OEM Recognizes Red Hook Local Leaders

OEM Award Pic

RHI Receives Partners in Preparedness Award

Last week, RHI and the Red Hook Local Leaders proudly accepted the Partners in Preparedness Award from the NYC Office of Emergency Management (OEM). Four alumni of the Local Leaders program, who now co-facilitate training sessions at RHI, attended the ceremony to accept the award from Commissioner Joseph J. Esposito.
Local Leaders is a bi-annual emergency preparedness training series, conducted in both English and Spanish, to ensure that residents of Red Hook gain the skills needed in a crisis and the ability to become leaders of the response and recovery efforts of any emergency or disaster. Over 125 Local Leaders have participated in the program since it began last year as a project of the Red Hook Coalition. The training improves individual and family preparedness and strengthens the social resiliency of Red Hook residents. Partners include NYC agencies, EMTs, FDNY, and organizing groups.
RHI is honored to be the recipient of an award recognizing the resilience and preparedness of Red Hook residents in the event of an emergency. Three years ago today, when Hurricane Sandy left thousands of residents of the Red Hook Houses without electricity, heat, or running water, RHI staff organized and took action to respond to the needs of their own community. Today, the presence of Local Leaders increases the neighborhood’s preparedness and ensures long-term resilience here in Red Hook.

Wave of the Future

Published on September 17, 2015
The flotilla will set out from Valentino Pier on Sunday, making its way into the choppy waters of New York Harbor.

It’s the Red Hook Regatta, and it’s not your average regatta (if there is such a thing).

For one, all of the boats are 3-D printed, radio-controlled and have to fit in a 2x2x2-foot box.

And for an extra challenge: The boats must transport as much cargo — little boxes made to look like shipping containers — as possible in the time allowed.

Pioneer Works, an arts center in Red Hook, and Red Hook Initiative’s Digital Stewards, a branch of the nonprofit that helps get young people ready for a digital work environment, collaborated to create the event.

David Sheinkopf, co-director of education and a tech integrator at Pioneer Works, spoke about how the regatta came to be.

“It brought up a lot of interesting ways to use this technology to teach nontech things,” he said.The goal was to explore Red Hook’s history and the important role that shipping played, he said, and then translate it into a 21st-century technological language.

Seven teams will be participating — five from Digital Stewards, one jewelry designer and his daughters, and one team of engineers from Oxo, the kitchen and office supplies manufacturer.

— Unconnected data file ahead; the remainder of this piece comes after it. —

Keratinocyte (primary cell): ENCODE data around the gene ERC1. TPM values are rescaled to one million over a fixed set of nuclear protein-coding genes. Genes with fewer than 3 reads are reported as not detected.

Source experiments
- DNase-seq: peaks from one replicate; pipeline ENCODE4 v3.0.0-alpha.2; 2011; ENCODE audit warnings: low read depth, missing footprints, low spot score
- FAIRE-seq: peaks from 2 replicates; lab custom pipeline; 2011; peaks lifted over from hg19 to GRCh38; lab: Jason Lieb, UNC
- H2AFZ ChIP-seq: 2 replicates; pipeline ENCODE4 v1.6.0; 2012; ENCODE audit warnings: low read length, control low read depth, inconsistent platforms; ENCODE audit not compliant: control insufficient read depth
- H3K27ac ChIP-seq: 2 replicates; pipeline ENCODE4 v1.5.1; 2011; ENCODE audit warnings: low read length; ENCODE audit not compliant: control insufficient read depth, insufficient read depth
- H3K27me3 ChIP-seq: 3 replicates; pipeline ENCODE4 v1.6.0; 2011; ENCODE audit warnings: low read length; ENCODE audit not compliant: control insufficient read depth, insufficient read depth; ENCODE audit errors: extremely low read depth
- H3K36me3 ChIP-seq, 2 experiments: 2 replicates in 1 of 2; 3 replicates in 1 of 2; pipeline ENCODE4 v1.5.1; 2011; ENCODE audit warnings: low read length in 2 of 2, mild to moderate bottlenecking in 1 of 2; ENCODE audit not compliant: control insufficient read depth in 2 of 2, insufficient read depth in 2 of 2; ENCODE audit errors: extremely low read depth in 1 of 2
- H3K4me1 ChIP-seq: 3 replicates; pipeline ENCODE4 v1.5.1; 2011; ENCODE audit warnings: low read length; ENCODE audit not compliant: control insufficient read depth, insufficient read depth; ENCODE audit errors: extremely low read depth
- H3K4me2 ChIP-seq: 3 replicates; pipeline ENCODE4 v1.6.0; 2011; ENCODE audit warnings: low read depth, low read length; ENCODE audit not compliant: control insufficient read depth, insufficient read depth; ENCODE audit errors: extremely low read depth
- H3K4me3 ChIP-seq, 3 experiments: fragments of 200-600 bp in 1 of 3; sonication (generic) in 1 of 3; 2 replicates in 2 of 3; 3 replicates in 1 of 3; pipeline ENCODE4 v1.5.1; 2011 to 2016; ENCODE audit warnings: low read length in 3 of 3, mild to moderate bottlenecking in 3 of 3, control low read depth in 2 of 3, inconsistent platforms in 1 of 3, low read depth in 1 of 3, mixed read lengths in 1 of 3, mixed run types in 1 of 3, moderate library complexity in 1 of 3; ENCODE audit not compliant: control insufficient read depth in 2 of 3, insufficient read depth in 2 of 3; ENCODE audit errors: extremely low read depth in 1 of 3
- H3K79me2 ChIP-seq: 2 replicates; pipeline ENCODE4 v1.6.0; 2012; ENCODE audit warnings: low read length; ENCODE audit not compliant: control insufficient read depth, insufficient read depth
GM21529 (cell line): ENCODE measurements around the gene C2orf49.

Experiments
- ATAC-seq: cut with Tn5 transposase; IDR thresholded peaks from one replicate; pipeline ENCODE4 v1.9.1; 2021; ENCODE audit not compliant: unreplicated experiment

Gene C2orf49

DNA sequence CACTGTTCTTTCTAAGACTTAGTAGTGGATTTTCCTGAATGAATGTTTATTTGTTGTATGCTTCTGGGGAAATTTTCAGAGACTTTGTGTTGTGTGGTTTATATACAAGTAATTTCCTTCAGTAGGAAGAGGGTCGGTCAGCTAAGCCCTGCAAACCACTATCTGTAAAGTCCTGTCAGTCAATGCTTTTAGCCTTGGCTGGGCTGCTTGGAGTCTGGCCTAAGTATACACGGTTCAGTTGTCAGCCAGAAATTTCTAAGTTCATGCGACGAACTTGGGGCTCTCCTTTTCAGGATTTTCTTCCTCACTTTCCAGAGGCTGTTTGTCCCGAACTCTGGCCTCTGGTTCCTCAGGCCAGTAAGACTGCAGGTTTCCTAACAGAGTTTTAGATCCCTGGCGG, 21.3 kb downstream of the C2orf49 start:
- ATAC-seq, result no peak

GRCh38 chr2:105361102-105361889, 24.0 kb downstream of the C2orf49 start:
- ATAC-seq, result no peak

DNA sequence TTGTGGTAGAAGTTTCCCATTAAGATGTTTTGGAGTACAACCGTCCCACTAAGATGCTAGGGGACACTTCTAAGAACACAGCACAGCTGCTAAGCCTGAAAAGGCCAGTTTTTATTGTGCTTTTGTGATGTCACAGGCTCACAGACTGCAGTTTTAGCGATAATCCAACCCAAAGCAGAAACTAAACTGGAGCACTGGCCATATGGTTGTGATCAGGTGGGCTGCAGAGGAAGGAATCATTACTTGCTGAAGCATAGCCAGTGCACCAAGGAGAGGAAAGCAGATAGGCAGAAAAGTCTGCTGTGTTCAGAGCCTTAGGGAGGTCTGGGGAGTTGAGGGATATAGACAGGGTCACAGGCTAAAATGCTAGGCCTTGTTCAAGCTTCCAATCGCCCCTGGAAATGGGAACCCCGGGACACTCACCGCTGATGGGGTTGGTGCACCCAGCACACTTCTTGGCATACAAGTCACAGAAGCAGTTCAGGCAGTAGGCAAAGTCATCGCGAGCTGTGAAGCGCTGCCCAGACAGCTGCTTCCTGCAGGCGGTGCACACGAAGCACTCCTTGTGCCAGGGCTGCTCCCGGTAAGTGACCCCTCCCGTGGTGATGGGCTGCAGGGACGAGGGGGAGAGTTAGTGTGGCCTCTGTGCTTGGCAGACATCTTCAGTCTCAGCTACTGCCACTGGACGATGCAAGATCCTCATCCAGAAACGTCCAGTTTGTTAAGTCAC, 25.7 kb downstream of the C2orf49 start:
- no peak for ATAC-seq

“Those guys are way over-engineering it,” Mr. Sheinkopf said of the Oxo team. “I think we’re going to” beat them, he said, in saltier language.

The Red Hook Regatta launches on Sunday at 4 p.m., at the Valentino Pier in Red Hook.

How RHI Youth Spent Summer Vacation



For RHI middle school participants, the summer was anything but quiet. 35 middle school youth spent their summer vacation immersed in programs here in Red Hook as well as throughout New York City. Made possible by funding from School’s Out New York City through the NYC Department of Youth & Community Development, days at RHI were spent rotating between dance instruction, steel drumming workshops, technology programs, and more. Trips to local sites included Coney Island, Brooklyn Bridge Park, and Rye Playland; the range of programs and day trips kept youth excited and looking forward to every day.

A steel drum workshop became a fast favorite among Red Hook youth this summer.

A steel drum workshop became a fast favorite among Red Hook youth this summer.

Malcolm West, Middle School Group Leader and former RHI participant, observed that youth “displayed leadership skills and discovered new talents for the first time” during summer program, recalling an activity in Prospect Park where the only way to reach the finish line was by working together.

Josie, who will be in 8th grade this fall, reflected on her summer: “My favorite program was learning how to make a commercial for a popular video game.” Through working with her peers on the team-building project, Josie says she not only learned but made new friends in the process. Meanwhile, RHI continued to engage other community members this summer, with 24 young adults enrolled in Professional Development, 50 Local Leaders in training, and 60 high school students hired for paid positions. This summer has set the stage for a productive beginning to the new school year.